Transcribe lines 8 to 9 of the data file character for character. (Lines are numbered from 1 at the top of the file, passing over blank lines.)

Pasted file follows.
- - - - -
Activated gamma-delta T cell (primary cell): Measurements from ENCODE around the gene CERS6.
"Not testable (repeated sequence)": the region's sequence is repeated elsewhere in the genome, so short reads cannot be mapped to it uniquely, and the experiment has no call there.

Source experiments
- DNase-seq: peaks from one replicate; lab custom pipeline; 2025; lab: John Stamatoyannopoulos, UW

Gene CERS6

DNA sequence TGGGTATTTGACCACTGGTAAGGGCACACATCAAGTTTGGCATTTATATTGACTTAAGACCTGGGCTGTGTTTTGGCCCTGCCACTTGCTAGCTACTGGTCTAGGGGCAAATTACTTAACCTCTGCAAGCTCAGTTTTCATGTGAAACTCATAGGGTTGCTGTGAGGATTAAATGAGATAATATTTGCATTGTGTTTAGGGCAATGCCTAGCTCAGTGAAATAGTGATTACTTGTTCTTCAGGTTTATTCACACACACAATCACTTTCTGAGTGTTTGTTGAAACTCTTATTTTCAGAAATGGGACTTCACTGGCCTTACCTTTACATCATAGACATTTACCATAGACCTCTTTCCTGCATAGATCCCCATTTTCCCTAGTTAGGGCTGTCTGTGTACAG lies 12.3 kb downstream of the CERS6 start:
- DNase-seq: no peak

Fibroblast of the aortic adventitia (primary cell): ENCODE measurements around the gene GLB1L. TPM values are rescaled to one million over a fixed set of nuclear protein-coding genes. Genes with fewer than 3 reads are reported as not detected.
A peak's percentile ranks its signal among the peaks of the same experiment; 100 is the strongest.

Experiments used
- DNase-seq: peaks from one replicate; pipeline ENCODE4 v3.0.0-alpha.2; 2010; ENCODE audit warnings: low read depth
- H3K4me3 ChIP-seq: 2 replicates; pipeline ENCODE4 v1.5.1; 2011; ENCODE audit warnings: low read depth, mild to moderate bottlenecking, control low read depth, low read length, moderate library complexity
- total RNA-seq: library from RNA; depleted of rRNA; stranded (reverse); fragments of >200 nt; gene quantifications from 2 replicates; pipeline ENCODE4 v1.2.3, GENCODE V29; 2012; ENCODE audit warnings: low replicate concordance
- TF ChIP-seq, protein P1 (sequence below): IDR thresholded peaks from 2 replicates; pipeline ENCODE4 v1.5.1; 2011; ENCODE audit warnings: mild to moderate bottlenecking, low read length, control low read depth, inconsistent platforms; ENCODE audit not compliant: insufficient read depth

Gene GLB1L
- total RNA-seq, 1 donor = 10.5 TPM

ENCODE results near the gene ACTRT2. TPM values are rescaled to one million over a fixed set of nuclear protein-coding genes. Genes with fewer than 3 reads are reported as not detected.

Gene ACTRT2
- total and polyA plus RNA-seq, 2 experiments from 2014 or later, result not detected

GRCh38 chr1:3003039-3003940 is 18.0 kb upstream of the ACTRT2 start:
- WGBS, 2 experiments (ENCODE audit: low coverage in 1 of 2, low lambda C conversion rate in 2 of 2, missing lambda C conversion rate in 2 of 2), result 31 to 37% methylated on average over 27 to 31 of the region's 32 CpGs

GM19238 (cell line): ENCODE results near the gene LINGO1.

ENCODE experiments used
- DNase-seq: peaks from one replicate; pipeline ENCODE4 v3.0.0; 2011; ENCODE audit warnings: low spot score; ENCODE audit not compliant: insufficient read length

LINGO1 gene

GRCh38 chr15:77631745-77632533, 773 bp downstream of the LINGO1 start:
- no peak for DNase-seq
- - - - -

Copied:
Fibroblast of the aortic adventitia (primary cell): ENCODE measurements around the gene GLB1L. TPM values are rescaled to one million over a fixed set of nuclear protein-coding genes. Genes with fewer than 3 reads are reported as not detected.
A peak's percentile ranks its signal among the peaks of the same experiment; 100 is the strongest.